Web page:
Sunstone and Its Effect on Me

| 3 Comments

Yesterday I explained why I go to Sunstone; here's something I posted last year about why it's hard to attend, and how I always feel weird in Utah.

3 Comments

So, I take it you're feeling vexed and weary?

I go back and forth on whether to attend Sunstone for exactly the reasons you delineate. My "membership", my Mormonness is a love/hate relationship. Mostly, I stay away from Sunstone because I'm weary of many of those who attend who agitate for change, but then do nothing about it once they leave Sunstone and return to their respective wards and stakes. Sunstone is like a big youth conference for grown ups. It's a gripe session extraordinaire with a lot of bitching and moaning and no follow through.

I suppose I'm being overly harsh, but what good is Sunstone as an "education foundation" and "sponsor of open forums of Mormon thought and experience" if we don't take those thoughts and experiences to the next level--action? We all clamor and bitch about how oppressive the church is/can be, but then we do NOTHING about it. Our sense of democracy gets stuck in the craw of theocracy. Or, put in religious terms, our sense of godly, let alone humanist, justice and love gets stuck in the jaws of orthodoxy and fear.

Churches, whether intentional or not, are arenas of constant conflict and--for the thinking faithful--are a source of confusion. You highlight this beautifully by using the example of believing we are to question and pray about everything, but we're not to question or pray about recent things. And yet, conversely, churches exist as a means of ordering the universe. They provide black and white constructs of action and consequence. For those who wish to be led by the nose, it makes life cut and dried. If I (insert religious behavior), I will (insert proclaimed promise/blessing.)

I think what gets muddled in Mormonism is the difference between orthodoxy and orthopraxy. No one gives a great deal of thought to why they do what they do, only what they should be doing and what will happen to them if they don't. Most Mormons can rehearse verbatim what they've been taught to believe and most behave based on those beliefs, but if you ask them WHY they believe it or IF they really believe, they become flustered and defensive. Another way to look at: ask a Mormon to tell you the difference between their religious life and their spiritual life and they often answer you with a deer-in-the-headlights stare. The idea that their religious life involves an institution that is comprised of flawed, imperfect people and doctrine is seperate from their spiritual life (their actual relationship with the divine/diety and understanding of who they are in the life of the divine) is incomprehensible and inseperable.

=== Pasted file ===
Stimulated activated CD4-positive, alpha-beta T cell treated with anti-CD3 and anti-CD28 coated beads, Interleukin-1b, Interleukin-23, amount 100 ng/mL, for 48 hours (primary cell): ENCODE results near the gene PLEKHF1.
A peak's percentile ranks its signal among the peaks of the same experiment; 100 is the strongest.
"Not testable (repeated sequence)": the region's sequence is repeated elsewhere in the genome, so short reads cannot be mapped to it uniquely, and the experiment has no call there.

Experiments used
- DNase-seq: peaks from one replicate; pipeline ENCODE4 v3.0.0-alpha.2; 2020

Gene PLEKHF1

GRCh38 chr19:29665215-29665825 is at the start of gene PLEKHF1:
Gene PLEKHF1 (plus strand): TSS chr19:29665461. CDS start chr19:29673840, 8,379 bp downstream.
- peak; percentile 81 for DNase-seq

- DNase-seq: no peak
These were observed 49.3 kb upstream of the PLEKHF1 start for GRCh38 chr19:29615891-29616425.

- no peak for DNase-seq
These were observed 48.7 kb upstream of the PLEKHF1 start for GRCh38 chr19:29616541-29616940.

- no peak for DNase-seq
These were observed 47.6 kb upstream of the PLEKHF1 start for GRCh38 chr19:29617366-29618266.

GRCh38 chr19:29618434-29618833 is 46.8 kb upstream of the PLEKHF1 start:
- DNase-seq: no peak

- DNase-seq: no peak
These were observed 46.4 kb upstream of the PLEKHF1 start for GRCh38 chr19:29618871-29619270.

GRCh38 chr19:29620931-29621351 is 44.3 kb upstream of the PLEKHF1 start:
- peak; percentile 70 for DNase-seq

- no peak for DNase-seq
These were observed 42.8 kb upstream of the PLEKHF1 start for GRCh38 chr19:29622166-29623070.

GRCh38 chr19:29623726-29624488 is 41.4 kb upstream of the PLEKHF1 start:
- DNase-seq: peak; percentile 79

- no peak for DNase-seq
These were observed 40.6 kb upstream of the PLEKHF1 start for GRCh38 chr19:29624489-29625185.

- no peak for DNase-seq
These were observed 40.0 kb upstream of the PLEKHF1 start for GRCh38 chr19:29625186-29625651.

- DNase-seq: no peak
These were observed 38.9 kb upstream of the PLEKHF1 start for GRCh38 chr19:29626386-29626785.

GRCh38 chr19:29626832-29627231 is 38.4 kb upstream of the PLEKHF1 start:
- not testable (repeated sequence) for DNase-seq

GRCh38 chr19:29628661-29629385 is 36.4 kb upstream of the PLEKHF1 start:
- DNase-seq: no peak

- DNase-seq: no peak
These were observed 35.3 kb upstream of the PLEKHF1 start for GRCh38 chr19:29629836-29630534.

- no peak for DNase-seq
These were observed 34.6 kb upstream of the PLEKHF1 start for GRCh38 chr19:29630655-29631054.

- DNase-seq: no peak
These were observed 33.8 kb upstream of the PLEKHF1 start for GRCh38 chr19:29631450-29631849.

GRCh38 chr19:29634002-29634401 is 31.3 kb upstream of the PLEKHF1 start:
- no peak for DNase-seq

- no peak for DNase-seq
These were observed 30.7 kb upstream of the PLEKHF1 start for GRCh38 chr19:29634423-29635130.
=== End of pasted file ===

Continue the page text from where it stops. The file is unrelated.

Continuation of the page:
What I've concluded for me: I don't go to church because it vexes and wearies me. I don't go to Sunstone because it accomplishes little of substantive change and is an exercise in banging my head against a wall. I respect my family's activity and faithfulness as their right to be active and faithful. I'm happier outside the church than in. My behavior and personal ethic is a direct consequence of my Mormon upbringing and I appreciate that for what it is. My beliefs, however, are a result of study, questioning, and experience (whether positive or negative), and understanding that there is more to salvific outcomes than being Mormon.

Boy, you got my brain going on this one.... In the end, though, it's just my two cents...

Hi Holly,
I'm just back from vacation and being away from my computer for a week, so I haven't caught up with your posts yet--am looking forward to reading your sunstone post from last year. Looking forward to hearing about this year, if you want to share any highlights. The only Sunstone types I know are really more Exponent II types, and not sure if they still do Sunstone, but if you see Lavina Fielding Anderson, is there any way you could say "hi from Missy" for me? Not sure she'll remember me, but she sure was important to me, during the firing of Cecilia Konchar Farr from BYU years. Take care out there, and thanks for writing about this.

Hi Margo--I didn't get your comment until after Sunstone was over, but I did run into Lavina--I like her a lot, though I didn't end up at any of her sessions this year. Sorry I didn't get to pass your greeting on--she seems to know EVERYONE, and to enjoy being so well connected.

Janet--yes, I have indeed felt vexed and wearied--that's one big reason I haven't done much on the blog since I got back Wednesday night. I'm trying to work my way out of the vexation and weariness now....

I agree with all you say about faithful Mormons, their beliefs, their attitudes, but have to say: I don't know what action COULD arise from Sunstone. Are we going to storm the church office building? Start picketing? Maybe I just don't see what can be done because I don't live in Utah and am not involved in the politics of the church any more, but I DON'T see how we can change the institution in significant ways and I long ago gave up trying. I don't think it's an institution worth saving, frankly. I think the only action worth engaging in via Mormonism and such is personal: teach factually accurate and challenging relief society lessons if you're still in or whatever, or be openly happy and content with your decision to leave if you've left. The church ISN'T a democracy and I don't think democratic means will change it.

Asswipes like Boyd K. Packer are in power for life, and nothing they do will ever get them kicked out--witness Hinckley's blatant denial of Mormon doctrine. What grassroots action is going to compete with that?

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This page contains a single entry by Holly published on August 11, 2006 10:30 AM.

Why I Go to Sunstone was the previous entry in this blog.

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